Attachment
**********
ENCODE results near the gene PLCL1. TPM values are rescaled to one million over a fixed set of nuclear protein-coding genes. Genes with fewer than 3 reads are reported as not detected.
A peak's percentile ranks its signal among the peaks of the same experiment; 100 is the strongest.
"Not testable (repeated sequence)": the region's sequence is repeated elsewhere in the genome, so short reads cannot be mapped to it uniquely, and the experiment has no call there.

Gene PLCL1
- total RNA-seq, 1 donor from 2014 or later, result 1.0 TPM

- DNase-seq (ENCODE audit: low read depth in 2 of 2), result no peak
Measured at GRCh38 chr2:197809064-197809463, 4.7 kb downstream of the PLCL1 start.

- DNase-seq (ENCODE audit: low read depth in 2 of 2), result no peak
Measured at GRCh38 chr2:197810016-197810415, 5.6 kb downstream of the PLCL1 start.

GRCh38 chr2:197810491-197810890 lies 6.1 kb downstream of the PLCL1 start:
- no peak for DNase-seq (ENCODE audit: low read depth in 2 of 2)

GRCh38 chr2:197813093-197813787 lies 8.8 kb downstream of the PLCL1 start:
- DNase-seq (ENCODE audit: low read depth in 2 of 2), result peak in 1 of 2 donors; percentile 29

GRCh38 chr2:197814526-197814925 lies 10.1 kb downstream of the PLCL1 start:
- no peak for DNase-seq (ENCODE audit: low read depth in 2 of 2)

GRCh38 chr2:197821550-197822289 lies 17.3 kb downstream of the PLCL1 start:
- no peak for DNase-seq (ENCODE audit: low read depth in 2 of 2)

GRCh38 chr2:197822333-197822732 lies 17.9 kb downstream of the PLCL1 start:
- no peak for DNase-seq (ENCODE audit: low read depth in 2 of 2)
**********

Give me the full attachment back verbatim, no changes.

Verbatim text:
ENCODE results near the gene PLCL1. TPM values are rescaled to one million over a fixed set of nuclear protein-coding genes. Genes with fewer than 3 reads are reported as not detected.
A peak's percentile ranks its signal among the peaks of the same experiment; 100 is the strongest.
"Not testable (repeated sequence)": the region's sequence is repeated elsewhere in the genome, so short reads cannot be mapped to it uniquely, and the experiment has no call there.

Gene PLCL1
- total RNA-seq, 1 donor from 2014 or later, result 1.0 TPM

- DNase-seq (ENCODE audit: low read depth in 2 of 2), result no peak
Measured at GRCh38 chr2:197809064-197809463, 4.7 kb downstream of the PLCL1 start.

- DNase-seq (ENCODE audit: low read depth in 2 of 2), result no peak
Measured at GRCh38 chr2:197810016-197810415, 5.6 kb downstream of the PLCL1 start.

GRCh38 chr2:197810491-197810890 lies 6.1 kb downstream of the PLCL1 start:
- no peak for DNase-seq (ENCODE audit: low read depth in 2 of 2)

GRCh38 chr2:197813093-197813787 lies 8.8 kb downstream of the PLCL1 start:
- DNase-seq (ENCODE audit: low read depth in 2 of 2), result peak in 1 of 2 donors; percentile 29

GRCh38 chr2:197814526-197814925 lies 10.1 kb downstream of the PLCL1 start:
- no peak for DNase-seq (ENCODE audit: low read depth in 2 of 2)

GRCh38 chr2:197821550-197822289 lies 17.3 kb downstream of the PLCL1 start:
- no peak for DNase-seq (ENCODE audit: low read depth in 2 of 2)

GRCh38 chr2:197822333-197822732 lies 17.9 kb downstream of the PLCL1 start:
- no peak for DNase-seq (ENCODE audit: low read depth in 2 of 2)